Sunday, August 3, 2008

A Radio Ceylon fan from 1960s and 70s

Though Jhumri Tilaiyya was the most famous of all places known for sending farmaishes, it was not the only such place. Jhumri Tilayya, a small town in Bihar ( now Jharkhand) was the only such place in that region. But most such places, known for sending farmaishes were in Maharashtra and Madhya Pradesh. Small towns in Maharashtra known for sending farmaishes were Yavatmal, Buldhana, Akola, Nanded, Parbhani, Balharshah,Gondia etc. Their Madhya Pradesh counterparts were places like Ganj Basoda,Nainpur,Mandi Bamora,Bina etc.

I always wondered what these fans were like, and what did they do in their lives apart from sending farmaishes. Also, where are they now, and what are they doing now? What follows is a brief account of one such fan whom I know personally.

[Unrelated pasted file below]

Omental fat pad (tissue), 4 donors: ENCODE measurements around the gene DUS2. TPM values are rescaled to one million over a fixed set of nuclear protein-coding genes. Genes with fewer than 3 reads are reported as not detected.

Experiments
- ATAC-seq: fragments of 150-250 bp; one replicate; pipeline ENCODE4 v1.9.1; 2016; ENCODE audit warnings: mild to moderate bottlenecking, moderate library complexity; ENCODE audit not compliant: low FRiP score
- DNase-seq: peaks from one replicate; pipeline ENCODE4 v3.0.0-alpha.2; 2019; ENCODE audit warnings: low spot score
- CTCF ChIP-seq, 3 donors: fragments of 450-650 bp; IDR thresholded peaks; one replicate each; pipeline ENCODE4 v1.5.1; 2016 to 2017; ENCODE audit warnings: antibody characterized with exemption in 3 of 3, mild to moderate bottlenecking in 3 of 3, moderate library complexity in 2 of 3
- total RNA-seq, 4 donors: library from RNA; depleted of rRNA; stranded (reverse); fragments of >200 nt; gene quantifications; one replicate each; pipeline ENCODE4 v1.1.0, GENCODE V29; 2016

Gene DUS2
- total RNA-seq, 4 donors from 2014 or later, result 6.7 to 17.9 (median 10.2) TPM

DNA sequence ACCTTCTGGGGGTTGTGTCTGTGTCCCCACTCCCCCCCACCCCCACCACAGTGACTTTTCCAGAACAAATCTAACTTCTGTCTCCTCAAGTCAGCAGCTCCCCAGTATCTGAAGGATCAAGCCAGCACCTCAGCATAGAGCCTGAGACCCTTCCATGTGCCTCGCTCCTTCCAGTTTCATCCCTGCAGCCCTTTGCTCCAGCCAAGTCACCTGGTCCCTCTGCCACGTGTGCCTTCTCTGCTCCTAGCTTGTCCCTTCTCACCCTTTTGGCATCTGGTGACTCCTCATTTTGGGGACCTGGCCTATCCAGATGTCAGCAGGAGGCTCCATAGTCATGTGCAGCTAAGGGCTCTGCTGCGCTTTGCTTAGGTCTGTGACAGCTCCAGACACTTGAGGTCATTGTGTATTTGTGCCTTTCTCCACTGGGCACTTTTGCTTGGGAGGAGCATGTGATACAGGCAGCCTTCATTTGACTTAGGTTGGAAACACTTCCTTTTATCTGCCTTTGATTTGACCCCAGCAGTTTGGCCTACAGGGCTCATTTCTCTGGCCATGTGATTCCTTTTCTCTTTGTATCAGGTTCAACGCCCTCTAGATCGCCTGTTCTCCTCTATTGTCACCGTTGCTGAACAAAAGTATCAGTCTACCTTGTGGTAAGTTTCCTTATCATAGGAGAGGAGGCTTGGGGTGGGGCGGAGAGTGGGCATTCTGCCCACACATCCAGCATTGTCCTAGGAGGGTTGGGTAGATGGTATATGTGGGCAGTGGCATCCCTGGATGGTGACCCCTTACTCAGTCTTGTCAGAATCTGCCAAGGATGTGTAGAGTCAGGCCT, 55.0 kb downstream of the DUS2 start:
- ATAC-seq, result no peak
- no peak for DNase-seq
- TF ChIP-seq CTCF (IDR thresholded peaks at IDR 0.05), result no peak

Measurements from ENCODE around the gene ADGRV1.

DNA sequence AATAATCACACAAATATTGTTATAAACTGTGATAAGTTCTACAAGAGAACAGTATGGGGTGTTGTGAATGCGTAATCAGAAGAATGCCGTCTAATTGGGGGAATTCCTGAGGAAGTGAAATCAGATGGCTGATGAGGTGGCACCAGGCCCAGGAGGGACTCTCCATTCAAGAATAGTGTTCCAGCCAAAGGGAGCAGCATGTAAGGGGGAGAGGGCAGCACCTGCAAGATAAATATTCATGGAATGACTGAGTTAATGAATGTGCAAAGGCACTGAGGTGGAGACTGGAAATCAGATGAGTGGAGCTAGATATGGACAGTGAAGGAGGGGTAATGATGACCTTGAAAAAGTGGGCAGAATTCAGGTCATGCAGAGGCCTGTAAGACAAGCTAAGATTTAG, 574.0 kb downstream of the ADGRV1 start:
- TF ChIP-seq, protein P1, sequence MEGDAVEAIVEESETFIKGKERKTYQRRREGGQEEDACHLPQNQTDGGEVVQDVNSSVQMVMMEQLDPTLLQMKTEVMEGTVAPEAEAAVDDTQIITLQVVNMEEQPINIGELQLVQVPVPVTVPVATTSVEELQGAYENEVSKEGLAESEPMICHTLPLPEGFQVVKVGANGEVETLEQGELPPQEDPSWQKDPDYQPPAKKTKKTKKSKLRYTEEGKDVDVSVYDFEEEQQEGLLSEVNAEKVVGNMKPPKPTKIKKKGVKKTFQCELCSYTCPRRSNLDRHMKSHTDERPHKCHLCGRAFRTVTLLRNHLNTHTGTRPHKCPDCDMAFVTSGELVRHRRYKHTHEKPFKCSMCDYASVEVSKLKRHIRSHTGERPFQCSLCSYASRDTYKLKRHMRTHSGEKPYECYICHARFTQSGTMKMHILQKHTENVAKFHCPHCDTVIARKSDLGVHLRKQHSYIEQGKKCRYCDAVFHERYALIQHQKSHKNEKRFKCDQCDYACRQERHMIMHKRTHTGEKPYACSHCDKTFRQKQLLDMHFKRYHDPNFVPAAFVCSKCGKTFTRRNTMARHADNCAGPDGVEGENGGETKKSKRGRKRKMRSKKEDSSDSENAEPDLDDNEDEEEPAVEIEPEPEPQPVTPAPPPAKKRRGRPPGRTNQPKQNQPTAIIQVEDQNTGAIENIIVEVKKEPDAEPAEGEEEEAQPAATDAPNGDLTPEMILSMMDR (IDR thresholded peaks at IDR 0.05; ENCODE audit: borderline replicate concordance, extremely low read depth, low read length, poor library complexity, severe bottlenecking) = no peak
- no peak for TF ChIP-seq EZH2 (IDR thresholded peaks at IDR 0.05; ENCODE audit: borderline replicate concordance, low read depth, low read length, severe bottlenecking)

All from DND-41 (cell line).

The question that can be asked is, what about me? Was I not one of the radio fans ? The answer is, I was a radio fan, but I never sent any farmaishes. Moreover, I was not growing up in a small town, and most farmaishes tended to be from small one horse towns, and each of the place mentioned above was a small town, where everyone knew everyone else, and life used to be slow paced and leisurely.

I have been to most of the places mentioned above, and in fact I can vouch for the facts that life in some of these places continue to be just as leisurely and relaxed as it was 30-40 years ago.

Growing up in his small town, he caught the radio and movie songs bug in 1960s when he was in his teens. His elder brother was a fan too, but the younger brother was a much bigger fan.

He would send farmaishes in Radio Ceylon, and it was common in Aaphi ke geet to listen to, " aur Nainpur se Prakash,Mukund .."